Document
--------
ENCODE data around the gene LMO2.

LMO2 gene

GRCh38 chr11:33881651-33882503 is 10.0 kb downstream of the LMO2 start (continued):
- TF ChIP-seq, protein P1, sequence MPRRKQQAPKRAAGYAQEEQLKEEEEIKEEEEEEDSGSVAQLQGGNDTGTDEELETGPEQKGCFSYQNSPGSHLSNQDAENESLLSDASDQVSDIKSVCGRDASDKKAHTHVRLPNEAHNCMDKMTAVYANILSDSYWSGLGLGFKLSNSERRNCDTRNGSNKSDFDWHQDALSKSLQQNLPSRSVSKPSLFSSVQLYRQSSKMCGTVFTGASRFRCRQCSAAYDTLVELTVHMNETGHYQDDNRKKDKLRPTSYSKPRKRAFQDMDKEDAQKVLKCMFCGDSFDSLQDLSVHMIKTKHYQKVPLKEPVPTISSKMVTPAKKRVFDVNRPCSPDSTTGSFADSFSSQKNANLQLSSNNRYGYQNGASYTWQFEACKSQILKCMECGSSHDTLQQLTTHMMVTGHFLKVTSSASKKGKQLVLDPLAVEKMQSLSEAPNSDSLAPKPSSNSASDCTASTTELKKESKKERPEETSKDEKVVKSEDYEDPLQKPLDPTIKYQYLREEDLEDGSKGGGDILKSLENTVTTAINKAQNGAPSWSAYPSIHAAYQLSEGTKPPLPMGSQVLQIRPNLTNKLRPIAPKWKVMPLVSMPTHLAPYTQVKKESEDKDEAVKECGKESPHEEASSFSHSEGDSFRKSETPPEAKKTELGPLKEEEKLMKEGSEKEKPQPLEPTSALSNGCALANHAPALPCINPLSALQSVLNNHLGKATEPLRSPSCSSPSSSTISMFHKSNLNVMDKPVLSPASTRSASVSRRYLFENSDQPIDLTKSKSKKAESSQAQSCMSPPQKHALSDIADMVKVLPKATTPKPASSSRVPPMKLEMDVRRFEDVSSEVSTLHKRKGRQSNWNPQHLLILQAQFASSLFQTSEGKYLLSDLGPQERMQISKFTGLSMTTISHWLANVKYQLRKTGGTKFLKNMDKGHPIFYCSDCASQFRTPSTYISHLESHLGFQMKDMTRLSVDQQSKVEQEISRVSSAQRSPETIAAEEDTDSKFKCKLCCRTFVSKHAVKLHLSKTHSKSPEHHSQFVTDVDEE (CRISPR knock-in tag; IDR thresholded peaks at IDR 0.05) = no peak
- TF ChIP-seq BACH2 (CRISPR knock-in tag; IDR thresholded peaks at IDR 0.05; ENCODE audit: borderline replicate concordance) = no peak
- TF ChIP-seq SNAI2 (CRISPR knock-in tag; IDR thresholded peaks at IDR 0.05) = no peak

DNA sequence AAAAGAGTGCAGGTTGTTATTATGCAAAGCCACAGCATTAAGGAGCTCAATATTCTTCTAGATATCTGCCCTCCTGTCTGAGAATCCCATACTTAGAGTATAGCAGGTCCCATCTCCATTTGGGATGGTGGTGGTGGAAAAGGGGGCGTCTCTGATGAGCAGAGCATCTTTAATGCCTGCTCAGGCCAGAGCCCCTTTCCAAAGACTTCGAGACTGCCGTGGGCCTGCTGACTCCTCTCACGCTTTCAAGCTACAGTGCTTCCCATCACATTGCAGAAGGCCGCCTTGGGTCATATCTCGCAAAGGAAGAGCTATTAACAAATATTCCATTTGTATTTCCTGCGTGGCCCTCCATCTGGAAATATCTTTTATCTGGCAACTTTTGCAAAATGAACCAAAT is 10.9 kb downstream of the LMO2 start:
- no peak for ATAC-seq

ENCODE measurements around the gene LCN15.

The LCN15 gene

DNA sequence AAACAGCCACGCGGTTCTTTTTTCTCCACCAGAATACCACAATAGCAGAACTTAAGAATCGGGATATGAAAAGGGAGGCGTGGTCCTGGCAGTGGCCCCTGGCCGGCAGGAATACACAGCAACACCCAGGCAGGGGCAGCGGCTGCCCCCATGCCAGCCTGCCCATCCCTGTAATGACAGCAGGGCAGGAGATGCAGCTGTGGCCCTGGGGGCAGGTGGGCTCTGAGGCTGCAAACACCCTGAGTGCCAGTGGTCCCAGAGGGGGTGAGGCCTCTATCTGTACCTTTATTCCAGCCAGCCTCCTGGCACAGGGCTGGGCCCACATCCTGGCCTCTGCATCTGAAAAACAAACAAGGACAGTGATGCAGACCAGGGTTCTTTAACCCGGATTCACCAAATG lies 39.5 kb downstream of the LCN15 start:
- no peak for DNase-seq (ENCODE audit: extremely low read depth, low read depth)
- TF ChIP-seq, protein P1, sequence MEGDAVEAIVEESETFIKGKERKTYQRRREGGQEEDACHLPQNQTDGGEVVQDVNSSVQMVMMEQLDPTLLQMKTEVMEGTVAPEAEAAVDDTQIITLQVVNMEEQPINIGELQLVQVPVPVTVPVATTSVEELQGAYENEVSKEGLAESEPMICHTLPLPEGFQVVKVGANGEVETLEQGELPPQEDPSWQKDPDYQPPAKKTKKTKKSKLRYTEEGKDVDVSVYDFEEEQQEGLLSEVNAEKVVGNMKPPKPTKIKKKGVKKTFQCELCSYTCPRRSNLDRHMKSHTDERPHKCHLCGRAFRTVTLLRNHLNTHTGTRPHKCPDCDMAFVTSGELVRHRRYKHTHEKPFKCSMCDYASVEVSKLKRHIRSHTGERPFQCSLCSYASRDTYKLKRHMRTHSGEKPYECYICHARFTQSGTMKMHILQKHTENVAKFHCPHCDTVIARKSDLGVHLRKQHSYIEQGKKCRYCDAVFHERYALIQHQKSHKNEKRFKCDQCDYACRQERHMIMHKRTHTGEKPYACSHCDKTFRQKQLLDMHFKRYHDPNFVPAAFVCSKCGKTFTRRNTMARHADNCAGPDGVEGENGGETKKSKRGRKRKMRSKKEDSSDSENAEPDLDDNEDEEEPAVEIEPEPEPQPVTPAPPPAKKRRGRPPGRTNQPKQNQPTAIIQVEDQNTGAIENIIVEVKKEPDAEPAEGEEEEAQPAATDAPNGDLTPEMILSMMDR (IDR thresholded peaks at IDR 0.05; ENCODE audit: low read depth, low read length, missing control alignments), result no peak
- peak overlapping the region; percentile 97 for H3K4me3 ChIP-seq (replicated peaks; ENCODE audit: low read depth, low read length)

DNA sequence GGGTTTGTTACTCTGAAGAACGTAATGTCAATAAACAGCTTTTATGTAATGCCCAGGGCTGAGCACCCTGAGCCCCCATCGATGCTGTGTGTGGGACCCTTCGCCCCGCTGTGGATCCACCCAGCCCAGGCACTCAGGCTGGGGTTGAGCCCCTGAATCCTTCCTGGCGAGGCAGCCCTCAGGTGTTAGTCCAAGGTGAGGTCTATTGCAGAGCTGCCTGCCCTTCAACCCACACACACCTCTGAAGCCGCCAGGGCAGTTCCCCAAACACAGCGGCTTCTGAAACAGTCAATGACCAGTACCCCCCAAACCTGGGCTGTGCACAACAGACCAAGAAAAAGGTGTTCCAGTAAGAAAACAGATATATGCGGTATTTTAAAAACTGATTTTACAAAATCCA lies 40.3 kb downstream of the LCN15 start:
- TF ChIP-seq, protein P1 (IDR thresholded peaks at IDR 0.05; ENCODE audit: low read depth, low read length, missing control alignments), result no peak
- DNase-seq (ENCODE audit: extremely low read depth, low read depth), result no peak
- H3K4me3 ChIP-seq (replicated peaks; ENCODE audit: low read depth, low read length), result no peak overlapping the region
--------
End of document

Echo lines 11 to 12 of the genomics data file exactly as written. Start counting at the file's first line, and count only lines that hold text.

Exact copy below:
DNA sequence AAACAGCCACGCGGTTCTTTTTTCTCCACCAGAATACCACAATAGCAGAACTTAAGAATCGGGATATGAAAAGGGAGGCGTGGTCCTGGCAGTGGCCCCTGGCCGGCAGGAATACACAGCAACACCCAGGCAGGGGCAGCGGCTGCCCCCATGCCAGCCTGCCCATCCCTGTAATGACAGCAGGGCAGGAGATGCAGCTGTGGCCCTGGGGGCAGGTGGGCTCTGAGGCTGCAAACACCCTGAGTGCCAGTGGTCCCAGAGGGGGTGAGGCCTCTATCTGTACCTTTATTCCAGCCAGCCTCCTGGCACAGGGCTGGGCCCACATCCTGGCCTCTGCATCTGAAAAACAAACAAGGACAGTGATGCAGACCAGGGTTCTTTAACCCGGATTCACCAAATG lies 39.5 kb downstream of the LCN15 start:
- no peak for DNase-seq (ENCODE audit: extremely low read depth, low read depth)